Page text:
Once these two supports were in place, it was easier for me to hold the top structure in place, since it was steadied on two sides by the supports. I then connected the supports to the top structure.
If you're worried right now that these metal pieces will be visible: yes, they will be. I made this plan with the knowledge that I would be painting the piece. Because of that, I figured I could just paint the supports, and they'd blend right in. If you'd rather stain the furniture, you could still make this, however you might want to get some paint that is a similar shade to your stain, and paint the brackets before attaching them to the piece. They'll be visible, for sure, but they hopefully wouldn't stand out to much.
I'm not sure there's a structurally sound way to connect the top to the base without having visible supports. While you definitely can drive 2 1/2" screws through the bottom of the base and into the top structure, making the connection invisible, I think your top piece would wobble, and could ultimately fall off. You could do the back tie-plate support to help (see below, I haven't gotten to it yet!) and only have a visible metal piece on the back, but I'm not sure that would be enough. If you give it a try, let me know how it goes.
Anyway, back to the tutorial. After the first two supports were in place, I added the last two, which was a much easier process.
The top structure wasn't wobbly at all at this point, which was great. I'll be honest; I was a little worried about that, but putting a support on every side made the connection really secure. That top piece wasn't budging!
Part 4: Finish
I'm not a huge fan of the matte chalk paint style, so I just used plain old semi-gloss latex wall paint. As an added bonus, this matches my desk perfectly, since I did that in the same color!
I did one coat of primer and two coats of paint.
Once the paint had dried, it was time to add the light and globe! I spray painted the globe gold, then threaded the pendant light through the globe and the two circles that I had drilled earlier.
The socket of the pendant light was just big enough that the globe fit perfectly without any additional connections. If I find that it tilts or move around too much, I might hot glue them together so the globe stays exactly where I want it, but that hasn't been an issue so far.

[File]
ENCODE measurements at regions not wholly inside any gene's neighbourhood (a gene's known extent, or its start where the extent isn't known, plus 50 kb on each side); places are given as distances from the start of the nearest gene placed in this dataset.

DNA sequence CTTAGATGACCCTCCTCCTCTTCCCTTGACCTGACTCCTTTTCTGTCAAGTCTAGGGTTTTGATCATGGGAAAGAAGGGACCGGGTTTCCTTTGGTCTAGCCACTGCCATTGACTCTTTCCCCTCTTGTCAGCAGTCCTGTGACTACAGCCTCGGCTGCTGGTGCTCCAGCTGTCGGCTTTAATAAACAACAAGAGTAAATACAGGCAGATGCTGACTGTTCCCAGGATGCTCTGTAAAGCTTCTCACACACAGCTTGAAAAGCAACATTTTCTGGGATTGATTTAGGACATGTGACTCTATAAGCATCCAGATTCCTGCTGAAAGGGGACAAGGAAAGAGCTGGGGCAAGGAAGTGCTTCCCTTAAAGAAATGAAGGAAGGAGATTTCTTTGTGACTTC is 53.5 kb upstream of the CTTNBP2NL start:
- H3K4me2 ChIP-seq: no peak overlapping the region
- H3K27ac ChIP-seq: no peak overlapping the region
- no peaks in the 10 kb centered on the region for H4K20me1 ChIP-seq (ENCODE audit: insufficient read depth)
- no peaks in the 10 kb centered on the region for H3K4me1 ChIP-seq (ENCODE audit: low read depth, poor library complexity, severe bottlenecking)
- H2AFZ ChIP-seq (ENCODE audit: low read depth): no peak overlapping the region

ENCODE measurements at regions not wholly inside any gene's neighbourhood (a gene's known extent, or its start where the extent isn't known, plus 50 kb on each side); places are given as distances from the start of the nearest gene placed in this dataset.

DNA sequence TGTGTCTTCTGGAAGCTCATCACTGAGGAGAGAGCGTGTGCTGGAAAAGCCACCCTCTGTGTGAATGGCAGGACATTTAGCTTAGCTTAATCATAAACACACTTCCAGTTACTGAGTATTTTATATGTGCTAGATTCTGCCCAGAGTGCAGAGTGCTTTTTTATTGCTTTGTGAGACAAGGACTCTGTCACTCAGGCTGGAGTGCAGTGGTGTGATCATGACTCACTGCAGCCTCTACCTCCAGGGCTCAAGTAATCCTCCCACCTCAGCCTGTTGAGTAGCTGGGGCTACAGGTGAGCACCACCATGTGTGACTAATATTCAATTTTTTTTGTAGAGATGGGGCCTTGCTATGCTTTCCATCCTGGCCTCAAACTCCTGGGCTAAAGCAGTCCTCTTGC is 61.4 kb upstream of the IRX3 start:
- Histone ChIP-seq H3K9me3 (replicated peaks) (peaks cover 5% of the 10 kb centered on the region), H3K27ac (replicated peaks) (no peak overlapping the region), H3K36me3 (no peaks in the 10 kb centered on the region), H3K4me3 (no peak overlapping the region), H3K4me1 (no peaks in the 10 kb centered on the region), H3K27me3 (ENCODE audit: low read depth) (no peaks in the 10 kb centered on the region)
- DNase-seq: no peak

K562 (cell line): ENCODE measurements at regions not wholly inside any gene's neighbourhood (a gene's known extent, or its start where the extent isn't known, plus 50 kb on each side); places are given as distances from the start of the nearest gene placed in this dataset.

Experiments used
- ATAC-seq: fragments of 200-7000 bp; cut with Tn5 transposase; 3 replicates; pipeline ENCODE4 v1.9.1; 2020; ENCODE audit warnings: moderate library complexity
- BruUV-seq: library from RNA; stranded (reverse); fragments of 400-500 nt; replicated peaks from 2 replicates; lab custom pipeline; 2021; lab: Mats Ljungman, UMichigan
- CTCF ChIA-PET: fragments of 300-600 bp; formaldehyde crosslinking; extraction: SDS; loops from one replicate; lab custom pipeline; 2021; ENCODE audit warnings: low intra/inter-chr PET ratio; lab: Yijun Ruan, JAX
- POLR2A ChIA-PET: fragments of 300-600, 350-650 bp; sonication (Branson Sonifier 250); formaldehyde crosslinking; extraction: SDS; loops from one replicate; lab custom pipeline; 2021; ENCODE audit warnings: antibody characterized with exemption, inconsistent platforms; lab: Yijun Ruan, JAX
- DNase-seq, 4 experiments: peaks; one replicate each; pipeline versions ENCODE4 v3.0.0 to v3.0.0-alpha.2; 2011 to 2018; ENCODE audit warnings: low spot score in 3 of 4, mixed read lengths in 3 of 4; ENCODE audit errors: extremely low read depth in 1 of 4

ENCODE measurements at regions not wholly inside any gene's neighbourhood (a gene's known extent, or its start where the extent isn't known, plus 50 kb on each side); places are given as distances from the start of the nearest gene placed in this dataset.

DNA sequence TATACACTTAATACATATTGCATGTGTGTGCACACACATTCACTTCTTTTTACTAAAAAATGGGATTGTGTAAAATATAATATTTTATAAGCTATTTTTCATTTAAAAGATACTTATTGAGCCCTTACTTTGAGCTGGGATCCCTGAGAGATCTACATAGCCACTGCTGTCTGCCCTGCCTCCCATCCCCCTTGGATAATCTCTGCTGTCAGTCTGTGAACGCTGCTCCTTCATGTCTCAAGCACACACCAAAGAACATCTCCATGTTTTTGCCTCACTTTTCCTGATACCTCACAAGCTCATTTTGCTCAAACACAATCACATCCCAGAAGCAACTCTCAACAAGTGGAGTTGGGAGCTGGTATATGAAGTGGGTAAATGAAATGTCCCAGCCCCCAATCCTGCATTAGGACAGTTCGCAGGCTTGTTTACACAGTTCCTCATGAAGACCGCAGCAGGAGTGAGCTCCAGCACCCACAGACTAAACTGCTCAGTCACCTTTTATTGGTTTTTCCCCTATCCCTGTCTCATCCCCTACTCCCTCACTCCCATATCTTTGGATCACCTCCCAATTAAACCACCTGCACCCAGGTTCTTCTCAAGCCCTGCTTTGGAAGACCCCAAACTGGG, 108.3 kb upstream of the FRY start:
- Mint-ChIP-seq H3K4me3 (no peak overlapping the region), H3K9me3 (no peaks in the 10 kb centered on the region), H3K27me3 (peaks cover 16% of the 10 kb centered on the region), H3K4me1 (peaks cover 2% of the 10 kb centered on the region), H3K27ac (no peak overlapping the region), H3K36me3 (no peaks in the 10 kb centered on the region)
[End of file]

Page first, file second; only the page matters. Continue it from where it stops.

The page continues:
To secure the light in place, I nailed the electrical staples around the cord of the pendant light. I made sure they were pretty tight so that the cord wouldn't budge.
Then I added a lightbulb, and was done!
I was really nervous to get started on this project, because I wasn’t sure how it would turn out. Like, at all. Would it be stable? Would it tip forward, no matter what I did. Would the top half wobble? I wasn’t sure at all that it would be structurally sound, but I’m happy to report it’s a pretty solid floor lamp, and not at all in danger of tipping over.
I am so pleased! It looks so good in my office, and of course, matches the other furniture since I made those too. The desk in the office is Habitat for Humanity Restore remodel, and my tilt-out trash can (coming soon!) was made from an old wall cabinet!
And it’s really nice to have a light above my hammock for reading. It works so well! Is there anywhere in your house that could use a standing lamp like this? Where? I’d love to hear all the ways this project could be used!
P.S- I've had some questions about the hammock. It is the world's comfiest chair, and is large enough for me to fully stretch my feet out in. I got it from Amazon (here), and could not be happier with it.